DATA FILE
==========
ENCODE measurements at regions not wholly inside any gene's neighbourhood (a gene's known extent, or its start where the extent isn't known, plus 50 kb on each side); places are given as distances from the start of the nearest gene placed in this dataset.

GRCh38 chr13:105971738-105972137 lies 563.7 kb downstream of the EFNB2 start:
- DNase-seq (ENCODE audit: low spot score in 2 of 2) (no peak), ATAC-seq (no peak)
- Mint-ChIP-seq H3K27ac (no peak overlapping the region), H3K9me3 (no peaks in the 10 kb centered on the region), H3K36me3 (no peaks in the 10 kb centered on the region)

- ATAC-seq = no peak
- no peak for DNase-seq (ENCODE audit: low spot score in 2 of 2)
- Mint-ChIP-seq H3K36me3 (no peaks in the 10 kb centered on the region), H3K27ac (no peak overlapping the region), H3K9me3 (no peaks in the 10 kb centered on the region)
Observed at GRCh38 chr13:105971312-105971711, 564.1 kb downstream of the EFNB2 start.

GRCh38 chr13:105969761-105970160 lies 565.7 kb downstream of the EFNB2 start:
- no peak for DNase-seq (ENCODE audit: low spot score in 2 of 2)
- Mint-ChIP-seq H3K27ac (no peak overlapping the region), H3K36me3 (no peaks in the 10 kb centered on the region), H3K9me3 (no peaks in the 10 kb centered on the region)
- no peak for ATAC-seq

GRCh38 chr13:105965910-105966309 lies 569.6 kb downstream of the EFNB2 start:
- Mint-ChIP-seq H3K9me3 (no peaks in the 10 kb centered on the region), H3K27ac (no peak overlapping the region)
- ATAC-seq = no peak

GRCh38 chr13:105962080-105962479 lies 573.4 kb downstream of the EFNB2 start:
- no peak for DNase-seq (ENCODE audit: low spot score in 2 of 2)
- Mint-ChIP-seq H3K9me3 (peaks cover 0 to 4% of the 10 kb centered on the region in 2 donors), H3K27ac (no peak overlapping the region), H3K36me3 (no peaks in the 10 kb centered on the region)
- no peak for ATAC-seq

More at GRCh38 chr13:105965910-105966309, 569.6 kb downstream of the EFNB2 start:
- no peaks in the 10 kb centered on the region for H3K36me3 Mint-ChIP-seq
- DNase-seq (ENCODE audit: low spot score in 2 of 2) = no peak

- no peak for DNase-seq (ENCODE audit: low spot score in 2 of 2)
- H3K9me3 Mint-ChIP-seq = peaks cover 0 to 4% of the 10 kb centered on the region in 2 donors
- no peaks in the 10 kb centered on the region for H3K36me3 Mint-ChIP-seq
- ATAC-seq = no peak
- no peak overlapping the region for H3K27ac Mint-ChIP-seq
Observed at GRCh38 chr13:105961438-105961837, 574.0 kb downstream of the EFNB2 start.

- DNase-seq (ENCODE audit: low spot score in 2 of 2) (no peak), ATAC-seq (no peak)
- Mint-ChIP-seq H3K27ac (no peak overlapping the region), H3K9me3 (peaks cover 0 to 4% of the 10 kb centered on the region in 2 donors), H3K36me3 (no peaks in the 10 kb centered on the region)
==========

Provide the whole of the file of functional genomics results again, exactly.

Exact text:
ENCODE measurements at regions not wholly inside any gene's neighbourhood (a gene's known extent, or its start where the extent isn't known, plus 50 kb on each side); places are given as distances from the start of the nearest gene placed in this dataset.

GRCh38 chr13:105971738-105972137 lies 563.7 kb downstream of the EFNB2 start:
- DNase-seq (ENCODE audit: low spot score in 2 of 2) (no peak), ATAC-seq (no peak)
- Mint-ChIP-seq H3K27ac (no peak overlapping the region), H3K9me3 (no peaks in the 10 kb centered on the region), H3K36me3 (no peaks in the 10 kb centered on the region)

- ATAC-seq = no peak
- no peak for DNase-seq (ENCODE audit: low spot score in 2 of 2)
- Mint-ChIP-seq H3K36me3 (no peaks in the 10 kb centered on the region), H3K27ac (no peak overlapping the region), H3K9me3 (no peaks in the 10 kb centered on the region)
Observed at GRCh38 chr13:105971312-105971711, 564.1 kb downstream of the EFNB2 start.

GRCh38 chr13:105969761-105970160 lies 565.7 kb downstream of the EFNB2 start:
- no peak for DNase-seq (ENCODE audit: low spot score in 2 of 2)
- Mint-ChIP-seq H3K27ac (no peak overlapping the region), H3K36me3 (no peaks in the 10 kb centered on the region), H3K9me3 (no peaks in the 10 kb centered on the region)
- no peak for ATAC-seq

GRCh38 chr13:105965910-105966309 lies 569.6 kb downstream of the EFNB2 start:
- Mint-ChIP-seq H3K9me3 (no peaks in the 10 kb centered on the region), H3K27ac (no peak overlapping the region)
- ATAC-seq = no peak

GRCh38 chr13:105962080-105962479 lies 573.4 kb downstream of the EFNB2 start:
- no peak for DNase-seq (ENCODE audit: low spot score in 2 of 2)
- Mint-ChIP-seq H3K9me3 (peaks cover 0 to 4% of the 10 kb centered on the region in 2 donors), H3K27ac (no peak overlapping the region), H3K36me3 (no peaks in the 10 kb centered on the region)
- no peak for ATAC-seq

More at GRCh38 chr13:105965910-105966309, 569.6 kb downstream of the EFNB2 start:
- no peaks in the 10 kb centered on the region for H3K36me3 Mint-ChIP-seq
- DNase-seq (ENCODE audit: low spot score in 2 of 2) = no peak

- no peak for DNase-seq (ENCODE audit: low spot score in 2 of 2)
- H3K9me3 Mint-ChIP-seq = peaks cover 0 to 4% of the 10 kb centered on the region in 2 donors
- no peaks in the 10 kb centered on the region for H3K36me3 Mint-ChIP-seq
- ATAC-seq = no peak
- no peak overlapping the region for H3K27ac Mint-ChIP-seq
Observed at GRCh38 chr13:105961438-105961837, 574.0 kb downstream of the EFNB2 start.

- DNase-seq (ENCODE audit: low spot score in 2 of 2) (no peak), ATAC-seq (no peak)
- Mint-ChIP-seq H3K27ac (no peak overlapping the region), H3K9me3 (peaks cover 0 to 4% of the 10 kb centered on the region in 2 donors), H3K36me3 (no peaks in the 10 kb centered on the region)